EQUIPMENT, so with loaner equipment this becomes even more problematic.

 

4) The system we design must be simple, redundant, and require

as little training as possible for the end user.  In this regard,

it is highly desireable to have common components which can be 

interchanged as necessary, and common user interfaces to reduce 

operator training and setup time.  Volunteers can then be used

at almost any location without additional training or experience.

 

5) In large scale disasters, it must be recognized that many forms

of communications may be required to accomplish the goal.  Local

workers using VHF voice repeaters to communicate with field supervisors,

supervisors using connected mode packet to relay message traffic to

regional centers and APRS to track local assets, regional centers 

utilizing HF to communicate with State and Federal offices.  The 

benefits and limitations of each tier needs to be clearly understood 

for it to be utilized effectively.

 

6) For any of this to be effective, there must be coordination between

us (the Hams), and local, regional, and at least State agencies.  We

must understand how we are to be utilized, propose and implement a

system to do that, then test it and train with it regularly.

 

7) There must be local, regional and state-wide and/or national plans

in place to document what resources are available, where they are 

located, who to contact to request them, and how it will all be 

coordinated once activated.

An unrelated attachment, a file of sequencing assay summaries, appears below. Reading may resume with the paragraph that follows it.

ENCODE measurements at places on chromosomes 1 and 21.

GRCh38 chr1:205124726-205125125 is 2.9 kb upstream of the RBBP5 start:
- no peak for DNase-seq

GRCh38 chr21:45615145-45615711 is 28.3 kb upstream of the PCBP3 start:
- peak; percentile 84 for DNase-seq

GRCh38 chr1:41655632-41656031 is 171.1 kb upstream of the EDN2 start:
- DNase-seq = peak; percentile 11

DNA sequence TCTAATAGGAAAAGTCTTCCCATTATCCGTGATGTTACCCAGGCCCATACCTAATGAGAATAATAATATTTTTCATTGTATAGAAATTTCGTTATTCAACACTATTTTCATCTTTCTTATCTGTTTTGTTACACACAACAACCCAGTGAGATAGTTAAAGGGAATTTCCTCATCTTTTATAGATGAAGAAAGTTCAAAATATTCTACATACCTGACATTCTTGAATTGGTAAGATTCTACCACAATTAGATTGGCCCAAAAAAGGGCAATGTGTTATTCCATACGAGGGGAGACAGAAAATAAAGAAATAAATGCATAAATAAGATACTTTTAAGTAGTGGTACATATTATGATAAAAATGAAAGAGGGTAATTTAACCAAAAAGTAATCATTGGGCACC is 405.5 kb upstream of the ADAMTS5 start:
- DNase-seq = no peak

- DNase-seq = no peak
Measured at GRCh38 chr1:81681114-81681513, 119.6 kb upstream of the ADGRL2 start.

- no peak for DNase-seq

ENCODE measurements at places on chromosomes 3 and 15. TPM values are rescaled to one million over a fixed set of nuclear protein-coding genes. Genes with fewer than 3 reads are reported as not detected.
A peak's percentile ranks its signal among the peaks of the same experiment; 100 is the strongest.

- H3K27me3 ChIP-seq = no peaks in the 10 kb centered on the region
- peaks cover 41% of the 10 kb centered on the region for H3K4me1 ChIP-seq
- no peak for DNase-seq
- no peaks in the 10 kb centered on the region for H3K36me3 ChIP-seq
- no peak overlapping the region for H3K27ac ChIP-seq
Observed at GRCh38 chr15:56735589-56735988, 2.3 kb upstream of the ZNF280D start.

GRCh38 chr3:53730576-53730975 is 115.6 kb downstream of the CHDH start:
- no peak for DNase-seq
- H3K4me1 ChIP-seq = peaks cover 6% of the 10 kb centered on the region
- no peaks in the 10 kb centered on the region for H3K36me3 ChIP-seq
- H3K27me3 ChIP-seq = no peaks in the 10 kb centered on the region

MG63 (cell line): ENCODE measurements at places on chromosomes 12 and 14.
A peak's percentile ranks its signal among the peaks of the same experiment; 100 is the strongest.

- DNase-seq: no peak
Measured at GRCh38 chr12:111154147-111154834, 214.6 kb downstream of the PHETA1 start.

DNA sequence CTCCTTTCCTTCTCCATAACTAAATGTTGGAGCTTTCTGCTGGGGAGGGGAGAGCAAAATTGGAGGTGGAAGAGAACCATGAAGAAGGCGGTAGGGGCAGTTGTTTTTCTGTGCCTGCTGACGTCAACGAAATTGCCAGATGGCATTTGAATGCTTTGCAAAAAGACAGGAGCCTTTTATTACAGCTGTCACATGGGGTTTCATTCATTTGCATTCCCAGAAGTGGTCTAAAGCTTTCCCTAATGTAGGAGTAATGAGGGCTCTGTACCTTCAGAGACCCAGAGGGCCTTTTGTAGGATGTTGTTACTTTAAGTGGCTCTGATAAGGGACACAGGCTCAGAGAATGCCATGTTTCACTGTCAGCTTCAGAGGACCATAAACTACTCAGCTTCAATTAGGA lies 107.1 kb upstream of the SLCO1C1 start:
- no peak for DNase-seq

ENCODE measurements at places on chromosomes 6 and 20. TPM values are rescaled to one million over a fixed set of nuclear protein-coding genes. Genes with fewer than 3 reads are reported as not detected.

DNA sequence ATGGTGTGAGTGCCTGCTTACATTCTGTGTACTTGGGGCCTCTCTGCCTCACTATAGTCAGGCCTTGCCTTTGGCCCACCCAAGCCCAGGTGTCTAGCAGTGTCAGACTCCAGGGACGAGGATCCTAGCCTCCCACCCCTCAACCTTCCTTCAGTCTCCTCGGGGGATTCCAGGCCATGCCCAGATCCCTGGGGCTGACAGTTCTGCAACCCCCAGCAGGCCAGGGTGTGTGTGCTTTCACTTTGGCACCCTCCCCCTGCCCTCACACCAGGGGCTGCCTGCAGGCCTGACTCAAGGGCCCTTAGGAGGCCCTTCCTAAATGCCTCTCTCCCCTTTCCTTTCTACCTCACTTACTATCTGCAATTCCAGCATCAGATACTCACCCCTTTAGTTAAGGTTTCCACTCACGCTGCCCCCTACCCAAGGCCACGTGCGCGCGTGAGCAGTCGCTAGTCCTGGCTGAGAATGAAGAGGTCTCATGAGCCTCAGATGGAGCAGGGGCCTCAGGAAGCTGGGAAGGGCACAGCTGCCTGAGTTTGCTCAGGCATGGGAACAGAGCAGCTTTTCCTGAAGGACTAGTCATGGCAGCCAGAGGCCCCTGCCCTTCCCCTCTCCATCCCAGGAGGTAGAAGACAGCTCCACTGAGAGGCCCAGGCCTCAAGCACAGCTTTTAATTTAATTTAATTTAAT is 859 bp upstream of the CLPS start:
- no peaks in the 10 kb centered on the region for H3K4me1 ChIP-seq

8) There must be a comprehensive training program, and regular

training and practice activation of the system at every level.

At each site there should be someone responsible for coordinating

utilization of volunteers and providing training as needed on

their local systems.  It must be recognized that in a large scale

disaster, many volunteers will pour in from across the country or

even from outside the country to offer assistance.  If you cannot

give each one a clearly defined job and the resources to accomplish

that job, they will be bored and go home, and others will hesitate

to volunteer in the future.

 

9) We should have a good public relations program to educate other

agencies on our capabilities, and regional/state/national offices

that can offer support and guidance, provide training and PR materials,

coordinate larger PR events if needed.  "ARRL" type organizations

can be valuable, if they are willing to dedicate staff, time and resources

to the effort.  In my opinion, the US's ARRL is sadly lacking in this area.

 

Several have commented that they have some form of node or digi that can